3. How was your transition from the hospital to going home?

I didn't stay in the hospital, but on my way home from the endo after diagnosis my blood sugar crashed, hard. I remember asking my mom if it was ok that I was spilling my snack in my dad’s car. I didn't realize I was low so by the time I got home my blood sugar was in the 40s. That was my first low officially being a diabetic and it was much more scary than the others because I really knew what it meant to have low blood sugar and how much of a problem it could be. So basically the transition for me was just realizing how scary everything actually was. (I was having lows without insulin because my failing pancreas was trying to overcorrect for the spikes in blood sugar I was having.)

4. How did life change in those first few months?

The first few months everything still felt so new and strange to me. I knew the basics, but compared to what I know now, I knew nothing. I started carrying my supplies on me, something that to this day I still hate having to do. My mom helped me write and present my first speech about diabetes to my very curious class where I told them everything I knew about it. I also had to immediately start learning how to manage my sugars and sports (something I'm still learning today) because I was diagnosed while training for my first 5K. It’s so weird when you go from being a kid with no responsibilities to having to keep yourself alive all the time, and of course my parents helped me with the majority of the work but it was still a lot of pressure!

Stay tuned for next week's installment of our December Spotlight, The Lowdown

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Damage Control -

1. What are some ways that you have responded to the hard times when dealing with diabetes?

For me, the hard times have mostly been the highs and lows and the correct way to respond with that is either the correct amount of insulin or the correct amount of glucose. But other than highs and lows, the toughest thing I had to handle was using my equipment in a public setting. I was already a shy kid but this taught me to toughen up because it had to be done. So I worked my way through it and now I do not care what people think. I just go along with what I have to do.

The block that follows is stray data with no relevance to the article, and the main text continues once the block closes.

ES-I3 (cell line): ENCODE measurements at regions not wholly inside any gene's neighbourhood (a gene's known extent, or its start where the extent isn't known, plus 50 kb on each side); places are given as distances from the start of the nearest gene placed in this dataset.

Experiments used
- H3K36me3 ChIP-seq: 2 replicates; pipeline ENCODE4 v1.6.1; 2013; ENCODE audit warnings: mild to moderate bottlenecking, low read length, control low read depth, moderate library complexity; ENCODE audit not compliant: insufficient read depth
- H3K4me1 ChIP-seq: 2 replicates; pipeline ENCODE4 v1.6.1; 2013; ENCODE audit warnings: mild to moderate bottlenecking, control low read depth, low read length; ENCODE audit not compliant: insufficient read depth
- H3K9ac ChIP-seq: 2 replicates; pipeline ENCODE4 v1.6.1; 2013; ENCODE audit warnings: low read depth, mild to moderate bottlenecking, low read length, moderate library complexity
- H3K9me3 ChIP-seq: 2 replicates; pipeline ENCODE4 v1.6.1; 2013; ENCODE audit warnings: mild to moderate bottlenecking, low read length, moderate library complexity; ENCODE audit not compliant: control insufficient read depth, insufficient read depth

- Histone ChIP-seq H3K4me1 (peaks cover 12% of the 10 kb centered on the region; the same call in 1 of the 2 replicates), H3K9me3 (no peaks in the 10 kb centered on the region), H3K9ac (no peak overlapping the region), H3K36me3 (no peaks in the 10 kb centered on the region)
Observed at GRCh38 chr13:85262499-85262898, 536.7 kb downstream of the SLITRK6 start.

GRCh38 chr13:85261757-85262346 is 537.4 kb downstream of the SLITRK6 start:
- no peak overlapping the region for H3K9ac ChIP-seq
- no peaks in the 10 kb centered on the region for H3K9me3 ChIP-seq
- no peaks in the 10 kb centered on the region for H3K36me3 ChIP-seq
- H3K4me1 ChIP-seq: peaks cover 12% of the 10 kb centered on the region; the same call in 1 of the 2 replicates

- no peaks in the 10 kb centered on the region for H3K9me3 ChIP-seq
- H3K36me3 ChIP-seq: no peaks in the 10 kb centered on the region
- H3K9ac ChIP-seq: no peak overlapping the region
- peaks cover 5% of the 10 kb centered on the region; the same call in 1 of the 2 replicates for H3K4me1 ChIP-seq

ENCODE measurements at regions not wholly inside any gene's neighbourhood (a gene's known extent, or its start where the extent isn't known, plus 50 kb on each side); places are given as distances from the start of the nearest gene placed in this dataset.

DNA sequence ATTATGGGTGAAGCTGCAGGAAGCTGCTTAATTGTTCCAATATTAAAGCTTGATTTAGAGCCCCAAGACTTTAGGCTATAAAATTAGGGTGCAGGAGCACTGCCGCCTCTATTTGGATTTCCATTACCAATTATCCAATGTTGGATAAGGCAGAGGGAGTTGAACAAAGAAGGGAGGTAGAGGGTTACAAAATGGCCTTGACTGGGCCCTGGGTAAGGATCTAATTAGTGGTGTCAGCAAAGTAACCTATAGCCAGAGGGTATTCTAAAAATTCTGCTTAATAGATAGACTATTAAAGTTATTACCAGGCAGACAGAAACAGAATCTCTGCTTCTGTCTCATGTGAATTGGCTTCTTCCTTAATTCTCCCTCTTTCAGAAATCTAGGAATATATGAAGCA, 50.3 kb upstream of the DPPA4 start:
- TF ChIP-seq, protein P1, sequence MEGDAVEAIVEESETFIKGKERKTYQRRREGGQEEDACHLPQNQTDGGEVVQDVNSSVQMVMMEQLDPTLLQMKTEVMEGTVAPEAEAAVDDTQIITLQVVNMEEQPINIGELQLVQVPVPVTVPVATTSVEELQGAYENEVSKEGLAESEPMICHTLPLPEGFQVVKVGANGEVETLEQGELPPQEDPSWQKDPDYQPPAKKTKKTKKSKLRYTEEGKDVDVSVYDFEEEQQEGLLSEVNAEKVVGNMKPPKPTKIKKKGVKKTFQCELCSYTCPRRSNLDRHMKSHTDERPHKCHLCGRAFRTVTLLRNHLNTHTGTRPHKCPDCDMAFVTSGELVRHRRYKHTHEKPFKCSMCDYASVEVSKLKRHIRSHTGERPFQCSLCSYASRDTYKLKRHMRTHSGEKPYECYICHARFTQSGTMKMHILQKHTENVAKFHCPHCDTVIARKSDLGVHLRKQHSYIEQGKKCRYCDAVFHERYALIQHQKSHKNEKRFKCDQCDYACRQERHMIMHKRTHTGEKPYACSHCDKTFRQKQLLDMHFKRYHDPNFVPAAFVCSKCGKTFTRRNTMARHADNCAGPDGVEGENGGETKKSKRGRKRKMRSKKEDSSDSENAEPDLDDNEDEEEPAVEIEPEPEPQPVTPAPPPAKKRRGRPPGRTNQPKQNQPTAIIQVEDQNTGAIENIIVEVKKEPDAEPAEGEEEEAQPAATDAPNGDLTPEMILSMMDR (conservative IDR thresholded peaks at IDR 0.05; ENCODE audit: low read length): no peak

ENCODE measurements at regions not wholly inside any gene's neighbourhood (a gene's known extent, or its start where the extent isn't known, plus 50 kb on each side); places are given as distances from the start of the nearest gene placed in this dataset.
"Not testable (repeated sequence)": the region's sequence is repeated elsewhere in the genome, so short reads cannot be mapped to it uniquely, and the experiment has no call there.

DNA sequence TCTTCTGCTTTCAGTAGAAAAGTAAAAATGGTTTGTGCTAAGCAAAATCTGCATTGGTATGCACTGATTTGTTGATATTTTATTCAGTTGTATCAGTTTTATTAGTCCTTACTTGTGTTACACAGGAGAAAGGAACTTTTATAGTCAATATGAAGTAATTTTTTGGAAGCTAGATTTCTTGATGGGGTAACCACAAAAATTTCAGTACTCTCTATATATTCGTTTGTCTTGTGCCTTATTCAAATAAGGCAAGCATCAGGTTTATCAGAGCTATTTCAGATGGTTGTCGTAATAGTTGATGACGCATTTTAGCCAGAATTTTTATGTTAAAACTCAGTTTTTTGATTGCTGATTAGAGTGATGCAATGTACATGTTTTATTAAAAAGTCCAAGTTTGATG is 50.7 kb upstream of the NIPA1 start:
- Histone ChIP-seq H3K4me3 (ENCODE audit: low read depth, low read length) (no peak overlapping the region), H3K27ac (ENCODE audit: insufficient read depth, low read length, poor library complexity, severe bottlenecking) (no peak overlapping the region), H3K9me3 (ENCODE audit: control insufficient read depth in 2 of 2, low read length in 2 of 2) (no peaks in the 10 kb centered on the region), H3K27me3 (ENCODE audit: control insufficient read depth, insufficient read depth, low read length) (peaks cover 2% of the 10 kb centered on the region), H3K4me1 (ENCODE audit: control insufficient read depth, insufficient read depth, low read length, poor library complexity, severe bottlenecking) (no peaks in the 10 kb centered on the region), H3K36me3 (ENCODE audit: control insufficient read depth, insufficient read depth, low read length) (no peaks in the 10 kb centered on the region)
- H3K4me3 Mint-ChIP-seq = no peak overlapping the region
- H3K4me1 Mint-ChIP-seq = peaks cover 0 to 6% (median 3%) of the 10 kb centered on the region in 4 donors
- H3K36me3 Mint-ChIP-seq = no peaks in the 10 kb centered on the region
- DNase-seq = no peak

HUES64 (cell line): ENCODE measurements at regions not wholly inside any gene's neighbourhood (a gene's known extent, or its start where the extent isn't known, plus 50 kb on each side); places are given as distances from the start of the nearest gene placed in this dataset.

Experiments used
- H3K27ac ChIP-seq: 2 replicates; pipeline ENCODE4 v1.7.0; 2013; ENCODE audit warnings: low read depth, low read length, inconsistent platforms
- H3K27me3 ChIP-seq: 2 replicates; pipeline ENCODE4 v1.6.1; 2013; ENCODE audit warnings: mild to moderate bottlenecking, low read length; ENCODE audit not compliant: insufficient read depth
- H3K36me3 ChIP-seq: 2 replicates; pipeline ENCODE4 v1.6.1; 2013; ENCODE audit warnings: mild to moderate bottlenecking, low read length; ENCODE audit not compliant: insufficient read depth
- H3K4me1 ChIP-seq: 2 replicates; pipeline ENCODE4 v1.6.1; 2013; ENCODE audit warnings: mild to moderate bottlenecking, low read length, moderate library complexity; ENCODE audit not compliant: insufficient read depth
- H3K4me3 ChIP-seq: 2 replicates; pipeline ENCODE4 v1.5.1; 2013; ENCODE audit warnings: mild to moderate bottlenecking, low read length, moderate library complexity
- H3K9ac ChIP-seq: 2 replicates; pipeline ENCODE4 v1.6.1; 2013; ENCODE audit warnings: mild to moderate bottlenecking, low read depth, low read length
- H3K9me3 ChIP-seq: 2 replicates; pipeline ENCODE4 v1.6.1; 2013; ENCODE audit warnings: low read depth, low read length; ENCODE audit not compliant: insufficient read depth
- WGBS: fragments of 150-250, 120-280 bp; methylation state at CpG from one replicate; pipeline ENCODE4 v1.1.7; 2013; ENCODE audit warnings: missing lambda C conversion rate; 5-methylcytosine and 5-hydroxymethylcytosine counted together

2. How have you become stronger because of diabetes?

I have always thought of myself as a tough kid, with a pretty tough go of it already, diabetes taught me responsibility as I was on my own a lot in high school. I think my attitude toward life has changed because I have developed a nothing can kill me attitude.

3. What have you learned about yourself through dealing with diabetes?

I have learned that I can do a whole lot more with what I have and I cannot be slowed down.

4. Is there a story that comes to mind when you think about how you are taking

control of diabetes?

Every Thanksgiving! This thanksgiving was easily my best thanksgiving numbers wise. On Wednesday we had dinner at my aunts and my number was 113. Before I ate, I took the desired amount of insulin and ate 20 minutes later so the insulin could kick in. Immediately after I ate I took another dose of insulin for dessert so It would not climb too high. Unfortunately it got up to around 300 but slowly and steadily came down to a comfortable range. Thanksgiving day was the same story. I took my insulin 20 minutes before I ate and after I ate I walked around since I was so bloated and waited for my number to settle. Then I took more insulin for dessert and my number scraped 200 and is now at a perfect 105!

Stay tuned for next week's installment of our November Spotlight, Calling the Shots.